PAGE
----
Ramn_SantiagoThe production the Tigers have received from second basemen* this season has been atrocious. Ryan Raburn, Brandon Inge, Danny Worth, Ramon Santiago and Hernan Perez have combined to hit just .187/.256/.264 in 363 total plate appearances.

*None of these players, with the exception of Perez is only a small handful of games, played second base exclusively for the Tigers this season, but they’re the players that have been in the mix at the position, so I’m lumping their batting totals together. This represents their total hitting line, not just while playing second base (Inge’s totals only represents his time in Detroit this year).

I’m sure Dave Dombrowski and the Tigers’ scouts have second basemen on their radar ahead of July 31’s non-waiver trade deadline, but I can also imagine that it would be difficult for the organization to pull the trigger on a move for a couple of reasons.

First of all, we’ve hear rumors and clamoring for pursuit of players like Houston’s Jose Altuve (and to a certain extent, Pittsburgh’s Neil Walker), but players such as this (that are young, cheap, and good) are difficult to trade for because Houston would have little incentive to move him. Teams in the rebuilding process with smaller payrolls are looking to acquire cheap, young talent, not trade it away. (Actually every MLB team is looking for this, but teams with smaller margins for error in their payrolls need these types of players). Now Detroit could probably put together a prospect package to pry him away, but it would take a sizable package, and the Tigers’ farm system isn’t known for it’s depth of quality. I’m usually of the opinion that trading prospects for “proven talent” is a good thing, but organizations need depth in the minor leagues. Both as a safety net against injuries or ineffectiveness, and as a source of cheap labor in the future.

Secondly, once you move past the top-tier guys, you start to wonder whether the available second basemen are really much better than the guys currently on the team. We’ve established that the second basemen haven’t performed well at all, but will they really continue to be that bad? Ryan Raburn certainly has a track record of success at the plate versus major league pitching (though that track record is getting more and more distant as time goes on), and even Ramon Santiago has shown himself to be a valuable glove/bat combination over the years. Would someone like Baltimore’s Robert Andino represent an upgrade over Santiago (or even a Santiago/Worth/Raburn platoon)? I doubt it.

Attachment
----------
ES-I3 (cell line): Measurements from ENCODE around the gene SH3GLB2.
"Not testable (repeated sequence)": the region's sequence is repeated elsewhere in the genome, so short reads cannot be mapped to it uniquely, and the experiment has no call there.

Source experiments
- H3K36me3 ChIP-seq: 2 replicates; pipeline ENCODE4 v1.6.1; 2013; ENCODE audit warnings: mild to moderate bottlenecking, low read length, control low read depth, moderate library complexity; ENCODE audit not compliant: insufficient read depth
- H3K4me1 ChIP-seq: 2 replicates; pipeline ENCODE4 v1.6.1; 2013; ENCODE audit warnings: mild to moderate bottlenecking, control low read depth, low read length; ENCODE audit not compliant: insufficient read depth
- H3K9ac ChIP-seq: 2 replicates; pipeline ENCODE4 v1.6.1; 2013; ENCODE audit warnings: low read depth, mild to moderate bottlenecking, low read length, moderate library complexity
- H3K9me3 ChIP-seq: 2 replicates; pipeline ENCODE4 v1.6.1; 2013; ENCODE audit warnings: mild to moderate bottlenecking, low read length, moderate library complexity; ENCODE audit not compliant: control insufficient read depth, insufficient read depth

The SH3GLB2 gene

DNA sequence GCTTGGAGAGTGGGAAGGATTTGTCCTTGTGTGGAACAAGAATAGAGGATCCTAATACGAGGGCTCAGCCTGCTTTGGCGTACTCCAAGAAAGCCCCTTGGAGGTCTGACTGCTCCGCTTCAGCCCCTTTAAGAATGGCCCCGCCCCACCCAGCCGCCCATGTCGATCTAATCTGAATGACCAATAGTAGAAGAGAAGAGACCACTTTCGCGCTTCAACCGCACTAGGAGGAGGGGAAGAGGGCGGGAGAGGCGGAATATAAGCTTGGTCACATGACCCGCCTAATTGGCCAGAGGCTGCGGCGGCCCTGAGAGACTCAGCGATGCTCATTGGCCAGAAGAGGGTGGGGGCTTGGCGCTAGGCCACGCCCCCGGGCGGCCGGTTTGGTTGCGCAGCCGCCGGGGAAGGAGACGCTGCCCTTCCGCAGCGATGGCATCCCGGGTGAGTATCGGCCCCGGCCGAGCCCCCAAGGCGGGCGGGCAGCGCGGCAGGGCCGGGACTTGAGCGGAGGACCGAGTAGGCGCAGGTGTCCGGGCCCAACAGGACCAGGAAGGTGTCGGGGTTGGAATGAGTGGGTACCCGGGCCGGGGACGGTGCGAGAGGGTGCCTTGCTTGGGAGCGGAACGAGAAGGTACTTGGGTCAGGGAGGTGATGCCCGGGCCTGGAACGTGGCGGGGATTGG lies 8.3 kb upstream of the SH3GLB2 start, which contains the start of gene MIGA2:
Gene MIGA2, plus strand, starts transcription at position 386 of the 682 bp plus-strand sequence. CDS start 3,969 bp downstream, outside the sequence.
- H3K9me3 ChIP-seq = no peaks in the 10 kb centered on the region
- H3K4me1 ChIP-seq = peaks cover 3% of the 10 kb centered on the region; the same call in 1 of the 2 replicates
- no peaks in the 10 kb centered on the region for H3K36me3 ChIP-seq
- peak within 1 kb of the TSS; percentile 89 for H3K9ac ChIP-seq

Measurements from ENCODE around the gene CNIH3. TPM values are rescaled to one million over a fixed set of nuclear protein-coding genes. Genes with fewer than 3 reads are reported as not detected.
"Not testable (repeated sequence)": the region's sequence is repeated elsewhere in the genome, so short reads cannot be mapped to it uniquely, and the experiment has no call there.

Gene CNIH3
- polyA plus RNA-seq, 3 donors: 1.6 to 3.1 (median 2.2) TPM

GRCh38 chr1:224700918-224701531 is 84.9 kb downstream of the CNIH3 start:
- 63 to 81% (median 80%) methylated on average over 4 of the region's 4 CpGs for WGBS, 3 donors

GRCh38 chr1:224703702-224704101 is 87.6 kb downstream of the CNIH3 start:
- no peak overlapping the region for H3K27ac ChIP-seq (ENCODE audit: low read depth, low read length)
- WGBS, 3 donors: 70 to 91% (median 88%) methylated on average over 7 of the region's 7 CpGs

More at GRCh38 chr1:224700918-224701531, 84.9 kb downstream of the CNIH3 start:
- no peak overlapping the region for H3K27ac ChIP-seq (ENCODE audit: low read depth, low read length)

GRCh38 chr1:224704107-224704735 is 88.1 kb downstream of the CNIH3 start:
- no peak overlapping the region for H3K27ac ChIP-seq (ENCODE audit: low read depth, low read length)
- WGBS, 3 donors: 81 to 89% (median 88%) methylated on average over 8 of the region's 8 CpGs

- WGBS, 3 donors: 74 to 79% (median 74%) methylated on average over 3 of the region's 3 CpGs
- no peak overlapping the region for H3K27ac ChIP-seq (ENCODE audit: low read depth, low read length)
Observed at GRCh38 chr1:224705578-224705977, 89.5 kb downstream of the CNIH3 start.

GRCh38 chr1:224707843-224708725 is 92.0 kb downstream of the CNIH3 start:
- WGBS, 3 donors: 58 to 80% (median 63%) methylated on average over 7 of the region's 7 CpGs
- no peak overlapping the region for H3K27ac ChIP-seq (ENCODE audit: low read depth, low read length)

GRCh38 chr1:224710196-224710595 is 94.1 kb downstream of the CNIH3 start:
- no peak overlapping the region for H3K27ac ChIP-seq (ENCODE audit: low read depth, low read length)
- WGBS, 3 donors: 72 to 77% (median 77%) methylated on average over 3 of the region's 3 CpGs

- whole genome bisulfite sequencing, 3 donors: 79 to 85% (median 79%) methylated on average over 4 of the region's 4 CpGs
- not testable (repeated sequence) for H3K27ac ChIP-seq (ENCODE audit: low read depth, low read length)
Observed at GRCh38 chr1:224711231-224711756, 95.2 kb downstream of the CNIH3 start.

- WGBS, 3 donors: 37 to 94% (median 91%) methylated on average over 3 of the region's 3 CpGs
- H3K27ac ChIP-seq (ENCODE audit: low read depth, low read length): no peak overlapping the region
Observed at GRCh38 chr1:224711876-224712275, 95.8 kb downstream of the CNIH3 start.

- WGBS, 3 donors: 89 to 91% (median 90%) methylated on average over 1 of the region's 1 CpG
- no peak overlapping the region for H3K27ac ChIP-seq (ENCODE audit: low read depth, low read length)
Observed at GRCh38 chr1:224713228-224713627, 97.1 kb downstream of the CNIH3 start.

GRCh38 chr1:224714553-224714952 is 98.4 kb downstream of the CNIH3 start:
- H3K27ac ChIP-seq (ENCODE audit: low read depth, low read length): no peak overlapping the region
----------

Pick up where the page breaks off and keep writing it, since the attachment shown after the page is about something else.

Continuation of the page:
I really have a hard time seeing Dombrowski make a sideways move just because the current second base platoon has struggled. It’s unreasonable to expect all three players (Raburn, Worth, and Santiago) to continue to hit worse than their respective career norms. As long as the Tigers stay close in the standings (they’re only 2.5 games back of Chicago as of Tuesday), they’re unlikely to make a big splash in the trade market.

That brings us back to the current options. Who should play? For my money, Ramon Santiago is the best second baseman on the team. He may not be the all-around defensive player that he was a few years back, but his glove is steady (especially compared to the rest of the team) and his bat is reasonable.

Santiago’s season totals at the plate aren’t great, he’s hitting .228/.305/.316, but those numbers are still (easily) the best of the second base bunch, and he’s been hitting the ball very well for the last month or so. Going back to the beginning of May (87 plate appearances), Santiago has hit for a .725 OPS with a .356 on-base percentage. In June alone (41 plate appearances), those numbers have risen to .825 and .366 respectively. Santiago isn’t going to be a flashy hitter (even while displaying his “sneaky power”), but he walks at a near-average rate (he’s at 7.8% this year), and he strikes out at a less-than-average rate (just 12.5% this year).

I know the Tigers’ organization has never viewed Santiago as an every day player, but I think he’s shown this season that he’s worthy of receiving the bulk of the playing time. At the very least, he should be entrenched as the everyday man versus right handed pitching, though he probably deserves some of the starts versus lefties as well.

Matt Snyder is the editor of The Tigers Den. He can be reached on Twitter @snyder_matthew.